What a spectacle in the energy and resource markets. The deep-freeze in the iron ore negotiations between Aussie producers and Chinese steel makers appears to be thawing. Yesterday’s Financial Review reports that the number we’ve all been waiting for here is: eighty five.
That’s the percentage increase in the annual iron ore contract price Aussie producers charge major Chinese steel makers. It includes the much sought after “freight premium” which recognizes that it’s cheaper to ship ore from Australia to China than from Brazil to China.
So what does it mean? Well, Chinese producer were hoping to NOT have pricing power in the ore industry lie with suppliers. But that hope seems to have faltered. Time for plan B. Plan B is to take equity stakes in a large number of smaller Aussie iron ore, and don’t discount the possibility of China Inc. taking a large stake in BHP a la Chinalco in Rio Tinto).
Plan B also includes raising steel prices. Granted, as you can see from the chart below, courtesy of Macquarie Research, steel prices are already up 65% this year alone. But as you can also see, Chinese steel prices trade at about a US$400 discount to U.S. and world export steel prices. Whether this is how the Chinese subsidise domestic steel consumption or not, we can’t really say.
But we can say that Chinese producers will increase exports this year and raise prices. Prices for domestic steel in China might differ from export prices. Who knows? But either way, you can be sure the Chinese steel producers aren’t simply going to absorb the huge increases in coking coal and iron ore. Chinese steel is going to get more expensive, whomever the buyer is.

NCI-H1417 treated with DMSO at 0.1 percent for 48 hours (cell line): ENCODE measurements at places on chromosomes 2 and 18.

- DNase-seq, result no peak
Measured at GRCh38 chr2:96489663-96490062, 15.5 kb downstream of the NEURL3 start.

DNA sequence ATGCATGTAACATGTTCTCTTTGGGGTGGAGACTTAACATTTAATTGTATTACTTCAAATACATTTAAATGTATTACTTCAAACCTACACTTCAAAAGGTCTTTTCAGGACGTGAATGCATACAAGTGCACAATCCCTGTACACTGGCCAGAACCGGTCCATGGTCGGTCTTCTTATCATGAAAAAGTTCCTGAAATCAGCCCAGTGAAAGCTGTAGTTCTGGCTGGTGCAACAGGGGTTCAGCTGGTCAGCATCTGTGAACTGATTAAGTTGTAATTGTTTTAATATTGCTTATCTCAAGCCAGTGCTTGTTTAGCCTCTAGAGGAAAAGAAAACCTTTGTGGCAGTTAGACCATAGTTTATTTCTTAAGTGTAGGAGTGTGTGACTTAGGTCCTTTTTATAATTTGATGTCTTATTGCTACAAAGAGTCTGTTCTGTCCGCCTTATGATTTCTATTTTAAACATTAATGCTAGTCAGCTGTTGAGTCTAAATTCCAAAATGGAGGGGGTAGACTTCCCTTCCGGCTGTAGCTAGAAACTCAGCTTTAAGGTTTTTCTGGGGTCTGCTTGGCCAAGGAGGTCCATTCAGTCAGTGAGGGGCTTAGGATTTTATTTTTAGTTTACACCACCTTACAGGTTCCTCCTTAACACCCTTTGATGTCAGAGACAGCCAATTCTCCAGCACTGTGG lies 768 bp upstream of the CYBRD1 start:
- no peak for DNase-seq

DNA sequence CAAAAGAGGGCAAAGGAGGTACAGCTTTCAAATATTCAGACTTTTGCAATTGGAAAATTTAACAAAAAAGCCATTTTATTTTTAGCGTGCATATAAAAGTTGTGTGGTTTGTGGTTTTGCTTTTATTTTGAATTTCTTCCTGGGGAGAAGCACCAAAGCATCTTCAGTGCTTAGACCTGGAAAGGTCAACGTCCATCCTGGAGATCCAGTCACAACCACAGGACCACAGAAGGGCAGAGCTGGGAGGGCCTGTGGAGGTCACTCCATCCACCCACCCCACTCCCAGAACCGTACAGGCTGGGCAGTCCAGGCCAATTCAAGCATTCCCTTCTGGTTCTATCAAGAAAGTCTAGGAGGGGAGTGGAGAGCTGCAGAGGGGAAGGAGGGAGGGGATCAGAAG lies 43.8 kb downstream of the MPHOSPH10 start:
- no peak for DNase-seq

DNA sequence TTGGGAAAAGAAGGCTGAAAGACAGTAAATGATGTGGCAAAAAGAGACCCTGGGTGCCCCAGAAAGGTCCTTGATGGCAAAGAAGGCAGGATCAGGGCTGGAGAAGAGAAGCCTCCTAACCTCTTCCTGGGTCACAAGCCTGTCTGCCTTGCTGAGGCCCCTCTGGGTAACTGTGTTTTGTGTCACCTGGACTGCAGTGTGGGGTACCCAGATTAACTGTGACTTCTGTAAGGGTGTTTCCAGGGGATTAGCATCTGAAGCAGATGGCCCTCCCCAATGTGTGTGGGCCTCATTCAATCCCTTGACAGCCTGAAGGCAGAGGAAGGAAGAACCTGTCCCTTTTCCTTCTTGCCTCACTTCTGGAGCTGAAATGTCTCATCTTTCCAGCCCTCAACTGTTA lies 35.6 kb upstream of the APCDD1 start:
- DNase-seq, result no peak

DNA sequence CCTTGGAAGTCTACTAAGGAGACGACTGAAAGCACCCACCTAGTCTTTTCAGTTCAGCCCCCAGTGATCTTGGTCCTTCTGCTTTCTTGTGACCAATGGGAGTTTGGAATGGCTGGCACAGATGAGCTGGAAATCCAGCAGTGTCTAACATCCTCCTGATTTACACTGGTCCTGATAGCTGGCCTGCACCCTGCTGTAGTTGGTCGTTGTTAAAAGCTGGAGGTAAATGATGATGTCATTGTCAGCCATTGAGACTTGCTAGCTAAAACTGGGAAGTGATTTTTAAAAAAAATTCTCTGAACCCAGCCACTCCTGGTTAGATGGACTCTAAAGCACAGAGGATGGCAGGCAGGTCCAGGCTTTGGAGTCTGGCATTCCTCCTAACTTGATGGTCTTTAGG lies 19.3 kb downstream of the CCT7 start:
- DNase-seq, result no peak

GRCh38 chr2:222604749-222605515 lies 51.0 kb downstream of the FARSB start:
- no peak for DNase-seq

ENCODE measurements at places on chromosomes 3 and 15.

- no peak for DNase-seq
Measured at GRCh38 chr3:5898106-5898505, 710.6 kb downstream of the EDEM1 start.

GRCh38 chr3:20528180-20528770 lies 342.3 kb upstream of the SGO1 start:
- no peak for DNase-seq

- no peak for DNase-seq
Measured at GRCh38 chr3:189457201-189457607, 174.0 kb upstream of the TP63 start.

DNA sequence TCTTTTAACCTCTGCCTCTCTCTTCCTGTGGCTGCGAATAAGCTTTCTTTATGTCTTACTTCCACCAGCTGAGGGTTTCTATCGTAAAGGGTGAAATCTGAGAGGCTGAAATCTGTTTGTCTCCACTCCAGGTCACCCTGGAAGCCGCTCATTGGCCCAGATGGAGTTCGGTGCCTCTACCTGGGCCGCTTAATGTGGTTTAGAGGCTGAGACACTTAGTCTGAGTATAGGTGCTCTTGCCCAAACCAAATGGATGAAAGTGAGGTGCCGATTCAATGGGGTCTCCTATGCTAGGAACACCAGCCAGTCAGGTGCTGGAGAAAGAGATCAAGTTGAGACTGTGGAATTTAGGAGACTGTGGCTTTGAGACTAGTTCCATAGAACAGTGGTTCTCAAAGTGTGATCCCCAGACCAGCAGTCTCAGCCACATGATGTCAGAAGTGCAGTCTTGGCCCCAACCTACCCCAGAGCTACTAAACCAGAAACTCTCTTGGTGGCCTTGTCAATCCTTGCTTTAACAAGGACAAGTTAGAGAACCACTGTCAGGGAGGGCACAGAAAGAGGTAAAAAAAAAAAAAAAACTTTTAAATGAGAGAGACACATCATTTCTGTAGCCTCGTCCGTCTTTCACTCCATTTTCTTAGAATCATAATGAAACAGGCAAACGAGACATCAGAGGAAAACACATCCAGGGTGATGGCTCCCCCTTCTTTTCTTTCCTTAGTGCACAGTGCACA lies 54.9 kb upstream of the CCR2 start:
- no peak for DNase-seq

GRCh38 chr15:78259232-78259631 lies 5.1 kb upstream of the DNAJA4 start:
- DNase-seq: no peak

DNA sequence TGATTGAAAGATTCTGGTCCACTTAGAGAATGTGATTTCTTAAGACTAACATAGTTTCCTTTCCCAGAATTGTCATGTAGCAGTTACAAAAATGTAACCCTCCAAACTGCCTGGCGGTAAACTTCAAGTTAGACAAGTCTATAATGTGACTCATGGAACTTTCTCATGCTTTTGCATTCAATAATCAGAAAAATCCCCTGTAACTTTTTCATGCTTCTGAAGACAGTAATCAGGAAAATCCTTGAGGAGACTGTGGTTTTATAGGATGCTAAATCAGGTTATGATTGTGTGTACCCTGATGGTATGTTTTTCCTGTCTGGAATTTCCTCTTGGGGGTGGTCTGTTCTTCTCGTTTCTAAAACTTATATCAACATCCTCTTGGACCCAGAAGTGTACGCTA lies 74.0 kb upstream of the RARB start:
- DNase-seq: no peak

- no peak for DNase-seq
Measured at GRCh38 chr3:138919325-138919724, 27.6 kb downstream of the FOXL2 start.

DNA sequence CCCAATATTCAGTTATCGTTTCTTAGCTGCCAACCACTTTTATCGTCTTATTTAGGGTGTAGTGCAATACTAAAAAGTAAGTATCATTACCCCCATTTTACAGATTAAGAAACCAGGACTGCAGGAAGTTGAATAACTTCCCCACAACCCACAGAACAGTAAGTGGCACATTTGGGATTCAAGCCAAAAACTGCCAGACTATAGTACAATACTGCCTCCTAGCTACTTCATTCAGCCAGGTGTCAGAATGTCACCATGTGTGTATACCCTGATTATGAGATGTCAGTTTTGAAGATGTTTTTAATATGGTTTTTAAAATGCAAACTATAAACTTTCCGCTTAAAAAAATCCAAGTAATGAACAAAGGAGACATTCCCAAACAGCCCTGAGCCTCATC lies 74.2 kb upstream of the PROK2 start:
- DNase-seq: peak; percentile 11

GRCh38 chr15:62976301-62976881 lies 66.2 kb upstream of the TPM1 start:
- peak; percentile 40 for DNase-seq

Normally, you’d expect to see higher commodity prices curtail demand. But for both steel and oil (see below) you haven’t seen any evidence yet that higher prices are slowing down demand. In fact, as this second chart from Macquarie shows, Chinese steel production is slated to grow by 10% this year. It even looks like the double bottom in steel production growth rates is in. Is it the beginning of a new steel boom?
One company that hopes steel prices keep going up is Aquila Resources (ASX: AQA). The company told investors yesterday that it could produce about 25 million tonnes of iron ore per year from its ore bodies in the Pilbara… for the tidy sum of $4.1 billion.
Welcome to the iron ore boom, Aquila (a company which also has coal and manganese assets). The company’s announcement was a little like a new doctor in a small town hanging out his shingle right across from the old doctor. The company isn’t producing anything yet. But like the other ore hopefuls in the Pilbara, it believes that with a little capital and a little deep water port facility at Cape Preston, its pre-feasibility study indicates it would have a nice little business.
What is the difference between a shingle and a “for sale” sign?
Meanwhile, the original third wheel in the Pilbara, Fortescue Metals (ASX:FMG), begins loading its ore for shipment to China this week. It’s been a long time coming. But FMG’s business has opened the door in the Pilbara and the Mid West for a long roster of other, smaller ore producers. The good old days of just BHP and Rio are long gone.
The Daily Reckoning Australia